Maybe highlight release-slipping features?

Marcela Mašláňová mmaslano at redhat.com
Wed Oct 31 12:03:48 UTC 2012


On 10/31/2012 12:38 PM, Scott Schmit wrote:
> On Wed, Oct 31, 2012 at 09:59:55AM +0000, "Jóhann B. Guðmundsson" wrote:
>> Given the current state of F18 I agree let's lengthen this release
>> cycle up to 9 months and arguably we should lengthen the whole
>                             ^^^^^^^^^^^^^^^^^^^^^^^^^^^^^^^^^^^^^
>> development cycle to 9 months from now on.
>    ^^^^^^^^^^^^^^^^^^^^^^^^^^^^^^^^^^^^^^^^^
>
> I'm not sure that helps -- then people just get more ambitious with
> their features and then what? Slow the release cycle down more?
>
> Remember, the whole point of regular, strict-timed releases is to keep
> things moving.
>
> What it appears we have is a development process where all features are
> optional in a given release except for Anaconda and any other feature
> accepted with no executable contingency plan (and there's usually at
> least one each release).
>
> I'm not certain that that's an entirely *bad* thing.  Some Features are
> necessarily big & disruptive and that always brings with it a risk of
> unexpected problems--shying away from those changes means you never do
> anything significant.
>
> IIRC, a Feature being big and impossible to revert isn't typically a
> surprise to at least one person on FESCo--I think more than once I've
> heard someone say "well, we knew that wasn't a contingency plan we could
> actually execute, but we had to do this."  But they may be (and
> sometimes have been) a surprise to others.
>
> Maybe we need to highlight those features that don't have a realistic
> contingency plan (the work to revert and re-test is greater than the
> work to complete) and call them out as "Critical Features" that we are
> committing to slipping a release for if they don't work well, rather
> than to revert them.
>
> I'm not terribly familiar with the release criteria, so this is
> something of a stab, but I suspect these Features from recent versions
> would be considered critical:
> * F15: Gnome3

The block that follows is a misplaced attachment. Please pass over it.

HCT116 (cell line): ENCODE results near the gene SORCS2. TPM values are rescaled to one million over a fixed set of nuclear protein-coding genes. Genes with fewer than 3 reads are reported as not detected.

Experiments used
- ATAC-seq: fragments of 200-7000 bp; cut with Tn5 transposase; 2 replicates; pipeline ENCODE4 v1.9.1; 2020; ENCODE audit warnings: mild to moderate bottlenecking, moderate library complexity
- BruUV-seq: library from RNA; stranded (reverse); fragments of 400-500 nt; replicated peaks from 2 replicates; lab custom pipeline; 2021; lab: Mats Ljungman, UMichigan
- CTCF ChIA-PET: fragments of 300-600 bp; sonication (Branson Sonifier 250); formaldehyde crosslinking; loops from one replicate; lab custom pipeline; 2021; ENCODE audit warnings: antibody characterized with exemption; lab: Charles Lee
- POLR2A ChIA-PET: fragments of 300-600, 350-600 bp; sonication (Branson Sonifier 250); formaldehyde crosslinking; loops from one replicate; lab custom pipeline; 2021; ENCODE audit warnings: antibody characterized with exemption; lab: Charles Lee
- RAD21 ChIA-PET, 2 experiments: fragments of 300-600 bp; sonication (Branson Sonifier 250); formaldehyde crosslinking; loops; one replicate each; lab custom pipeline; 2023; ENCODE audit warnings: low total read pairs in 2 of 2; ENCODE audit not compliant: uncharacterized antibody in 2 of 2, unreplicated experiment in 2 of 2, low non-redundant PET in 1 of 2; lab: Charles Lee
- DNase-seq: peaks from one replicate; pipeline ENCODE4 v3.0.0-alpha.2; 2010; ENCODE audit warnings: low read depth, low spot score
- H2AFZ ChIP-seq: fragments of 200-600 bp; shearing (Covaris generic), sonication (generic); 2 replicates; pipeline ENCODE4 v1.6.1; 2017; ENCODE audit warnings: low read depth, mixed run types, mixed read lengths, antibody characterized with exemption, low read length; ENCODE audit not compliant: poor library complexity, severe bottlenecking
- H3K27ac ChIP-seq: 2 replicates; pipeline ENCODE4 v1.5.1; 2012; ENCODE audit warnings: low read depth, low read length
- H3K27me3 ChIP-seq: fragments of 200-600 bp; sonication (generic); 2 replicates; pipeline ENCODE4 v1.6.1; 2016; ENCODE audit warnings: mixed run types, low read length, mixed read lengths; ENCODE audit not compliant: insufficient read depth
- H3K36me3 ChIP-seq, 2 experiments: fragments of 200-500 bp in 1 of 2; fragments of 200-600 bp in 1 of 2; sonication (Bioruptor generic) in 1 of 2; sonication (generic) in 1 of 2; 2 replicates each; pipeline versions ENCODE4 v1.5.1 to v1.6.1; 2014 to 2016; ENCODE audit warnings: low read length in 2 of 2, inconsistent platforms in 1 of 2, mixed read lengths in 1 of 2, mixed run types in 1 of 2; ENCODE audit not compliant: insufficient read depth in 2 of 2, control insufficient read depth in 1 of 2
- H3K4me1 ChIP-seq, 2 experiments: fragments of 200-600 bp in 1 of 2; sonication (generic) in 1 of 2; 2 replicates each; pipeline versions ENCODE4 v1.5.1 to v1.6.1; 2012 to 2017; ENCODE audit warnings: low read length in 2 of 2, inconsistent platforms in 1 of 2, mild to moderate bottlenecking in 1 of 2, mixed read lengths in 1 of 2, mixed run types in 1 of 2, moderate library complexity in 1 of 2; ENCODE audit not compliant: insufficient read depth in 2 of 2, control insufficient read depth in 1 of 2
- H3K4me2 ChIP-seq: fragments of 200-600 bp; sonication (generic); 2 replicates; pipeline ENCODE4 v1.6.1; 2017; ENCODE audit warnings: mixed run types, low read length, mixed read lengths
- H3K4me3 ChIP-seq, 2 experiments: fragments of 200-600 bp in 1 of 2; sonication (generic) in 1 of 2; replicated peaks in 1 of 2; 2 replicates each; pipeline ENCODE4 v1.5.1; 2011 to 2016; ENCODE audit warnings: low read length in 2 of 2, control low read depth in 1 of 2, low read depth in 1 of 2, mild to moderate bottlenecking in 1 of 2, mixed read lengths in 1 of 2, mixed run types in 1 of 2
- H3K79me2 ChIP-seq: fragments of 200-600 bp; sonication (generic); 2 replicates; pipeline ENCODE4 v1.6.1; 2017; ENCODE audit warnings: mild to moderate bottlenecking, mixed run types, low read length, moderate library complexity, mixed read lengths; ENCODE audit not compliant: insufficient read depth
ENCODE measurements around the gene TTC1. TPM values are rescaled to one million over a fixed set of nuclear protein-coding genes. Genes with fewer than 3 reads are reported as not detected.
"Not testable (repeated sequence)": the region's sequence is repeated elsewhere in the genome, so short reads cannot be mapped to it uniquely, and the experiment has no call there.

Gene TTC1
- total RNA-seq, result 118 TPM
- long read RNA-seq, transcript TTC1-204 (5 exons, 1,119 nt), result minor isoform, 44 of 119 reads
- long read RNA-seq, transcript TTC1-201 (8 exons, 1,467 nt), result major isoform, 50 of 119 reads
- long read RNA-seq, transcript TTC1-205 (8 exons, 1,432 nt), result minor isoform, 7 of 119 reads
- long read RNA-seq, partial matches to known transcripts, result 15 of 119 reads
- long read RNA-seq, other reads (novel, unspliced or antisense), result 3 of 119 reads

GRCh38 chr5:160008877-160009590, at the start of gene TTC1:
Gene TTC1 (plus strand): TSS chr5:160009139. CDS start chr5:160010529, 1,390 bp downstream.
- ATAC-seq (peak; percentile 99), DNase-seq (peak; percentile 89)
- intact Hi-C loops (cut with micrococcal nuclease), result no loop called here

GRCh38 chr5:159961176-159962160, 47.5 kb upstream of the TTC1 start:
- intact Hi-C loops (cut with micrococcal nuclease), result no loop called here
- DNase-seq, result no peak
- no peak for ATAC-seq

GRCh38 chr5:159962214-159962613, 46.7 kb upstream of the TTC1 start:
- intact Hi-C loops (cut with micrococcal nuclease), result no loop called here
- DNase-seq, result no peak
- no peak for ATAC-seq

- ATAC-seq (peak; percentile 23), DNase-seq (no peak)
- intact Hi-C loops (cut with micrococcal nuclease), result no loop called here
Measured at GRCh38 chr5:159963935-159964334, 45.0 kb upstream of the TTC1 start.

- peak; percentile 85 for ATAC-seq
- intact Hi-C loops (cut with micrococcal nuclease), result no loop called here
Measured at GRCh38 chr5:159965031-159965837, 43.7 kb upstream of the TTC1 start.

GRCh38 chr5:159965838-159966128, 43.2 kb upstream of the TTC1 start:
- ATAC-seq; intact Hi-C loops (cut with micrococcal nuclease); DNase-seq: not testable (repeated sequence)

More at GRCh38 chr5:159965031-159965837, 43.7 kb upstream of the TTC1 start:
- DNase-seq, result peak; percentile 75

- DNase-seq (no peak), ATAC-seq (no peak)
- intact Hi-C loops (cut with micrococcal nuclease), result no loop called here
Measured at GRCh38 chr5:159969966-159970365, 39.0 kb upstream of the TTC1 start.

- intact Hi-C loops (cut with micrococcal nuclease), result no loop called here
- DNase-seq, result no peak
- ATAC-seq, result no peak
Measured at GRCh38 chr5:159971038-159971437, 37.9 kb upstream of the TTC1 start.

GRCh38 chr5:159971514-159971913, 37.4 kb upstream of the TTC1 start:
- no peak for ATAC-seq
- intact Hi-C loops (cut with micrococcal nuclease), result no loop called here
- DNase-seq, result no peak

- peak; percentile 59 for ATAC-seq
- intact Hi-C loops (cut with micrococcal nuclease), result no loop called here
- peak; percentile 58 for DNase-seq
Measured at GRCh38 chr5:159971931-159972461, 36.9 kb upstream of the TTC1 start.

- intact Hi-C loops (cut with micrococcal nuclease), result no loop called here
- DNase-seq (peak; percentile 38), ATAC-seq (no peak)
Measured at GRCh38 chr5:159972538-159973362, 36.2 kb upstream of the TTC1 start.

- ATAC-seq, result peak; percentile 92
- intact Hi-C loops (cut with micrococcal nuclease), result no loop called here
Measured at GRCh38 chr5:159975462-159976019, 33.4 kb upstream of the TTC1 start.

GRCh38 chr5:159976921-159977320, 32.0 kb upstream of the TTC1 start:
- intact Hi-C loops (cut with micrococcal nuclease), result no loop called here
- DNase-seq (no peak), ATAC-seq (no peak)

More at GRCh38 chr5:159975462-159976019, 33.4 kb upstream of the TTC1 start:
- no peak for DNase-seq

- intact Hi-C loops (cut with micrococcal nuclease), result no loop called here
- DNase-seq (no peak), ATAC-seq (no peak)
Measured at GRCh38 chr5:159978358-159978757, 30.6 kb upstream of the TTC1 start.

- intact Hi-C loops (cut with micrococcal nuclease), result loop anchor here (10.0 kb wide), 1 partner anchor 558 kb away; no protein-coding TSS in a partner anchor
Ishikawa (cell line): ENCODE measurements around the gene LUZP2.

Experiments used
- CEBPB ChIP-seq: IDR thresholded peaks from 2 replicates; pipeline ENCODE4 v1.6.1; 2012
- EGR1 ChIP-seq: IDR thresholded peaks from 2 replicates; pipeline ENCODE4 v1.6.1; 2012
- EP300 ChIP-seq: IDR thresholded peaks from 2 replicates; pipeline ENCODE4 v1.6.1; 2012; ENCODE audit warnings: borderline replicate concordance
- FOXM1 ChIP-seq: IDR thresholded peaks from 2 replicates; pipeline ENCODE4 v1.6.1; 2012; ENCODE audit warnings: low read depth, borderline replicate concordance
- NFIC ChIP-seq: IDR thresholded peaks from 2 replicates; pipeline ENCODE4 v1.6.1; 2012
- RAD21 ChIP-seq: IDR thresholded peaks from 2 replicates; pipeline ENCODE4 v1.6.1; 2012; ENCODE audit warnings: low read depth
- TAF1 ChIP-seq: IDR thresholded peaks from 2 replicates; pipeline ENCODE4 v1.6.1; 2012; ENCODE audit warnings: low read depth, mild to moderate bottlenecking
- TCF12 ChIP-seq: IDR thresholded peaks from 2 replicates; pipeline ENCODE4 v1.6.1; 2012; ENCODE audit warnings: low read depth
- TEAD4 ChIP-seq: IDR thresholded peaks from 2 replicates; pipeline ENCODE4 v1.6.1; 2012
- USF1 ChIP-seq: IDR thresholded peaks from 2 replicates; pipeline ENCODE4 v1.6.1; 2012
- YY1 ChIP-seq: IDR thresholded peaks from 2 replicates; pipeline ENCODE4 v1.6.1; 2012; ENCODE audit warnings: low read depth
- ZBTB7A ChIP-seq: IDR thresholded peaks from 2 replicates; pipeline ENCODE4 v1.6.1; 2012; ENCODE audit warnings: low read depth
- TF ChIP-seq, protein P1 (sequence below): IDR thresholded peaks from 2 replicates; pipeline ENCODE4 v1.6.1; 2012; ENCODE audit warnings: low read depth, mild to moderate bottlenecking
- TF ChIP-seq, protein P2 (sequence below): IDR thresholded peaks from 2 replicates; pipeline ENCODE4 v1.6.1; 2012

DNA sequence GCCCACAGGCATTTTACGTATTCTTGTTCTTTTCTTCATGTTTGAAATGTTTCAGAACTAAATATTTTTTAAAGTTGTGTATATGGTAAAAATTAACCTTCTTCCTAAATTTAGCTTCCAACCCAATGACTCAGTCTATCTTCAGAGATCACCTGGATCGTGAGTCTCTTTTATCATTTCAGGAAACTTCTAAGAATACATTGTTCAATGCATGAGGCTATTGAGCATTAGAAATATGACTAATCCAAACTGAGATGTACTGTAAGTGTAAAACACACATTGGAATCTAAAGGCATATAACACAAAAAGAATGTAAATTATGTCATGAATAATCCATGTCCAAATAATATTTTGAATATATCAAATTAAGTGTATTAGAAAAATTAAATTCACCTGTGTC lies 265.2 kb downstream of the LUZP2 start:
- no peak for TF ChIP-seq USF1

> * F15: GCC46
> * F15: systemd
> * F16: Gnome3.2
> * F16: grub2
> * F17: GCC47
> * F17: Gnome3.4
> * F17: UsrMove
> * F18: Gnome3.6
> * F18: New Installer UI
>
> Also, with an explicit recognition of a Feature being critical, the
> planning process would naturally involve discussions like:
> * Should this Feature block the release?
> * Are we biting off too much in this release?
> * Can these features be broken into smaller, less-disruptive pieces?
> * This feature is going to need targeted testing
> * Hey, wait a minute, that's no ordinary Feature!
> * Hey, wait a minute, if we revert that at the last second, it'll blow
>    the testing schedule!
>
Well, we (FESCo) usually talk more about disruptive changes. The problem 
is that our opinions on what is disruptive and what is not can differ. 
Also if we have for one meeting more than 10 features then is very hard 
to really review the whole feature with all possible dependencies.
I believe we need to act according that in next release.

Marcela

> Plus, in the big swamp of features we've been getting, it's harder to
> lose track of a critical feature that doesn't pop out of the list.
>
> And I'm not saying we don't do this already--systemd is a perfect
> example.  Everybody knew that it would slip the release if it didn't
> work and everyone (systemd developers included) worked to ensure that
> the impact was no greater than it needed to be, and pushed it out a
> release when it was recognized that it would be too disruptive for F14.
>
> On the other hand, New Installer UI seems to have slipped through the
> cracks.
>
> Just an idea...
>
>
>


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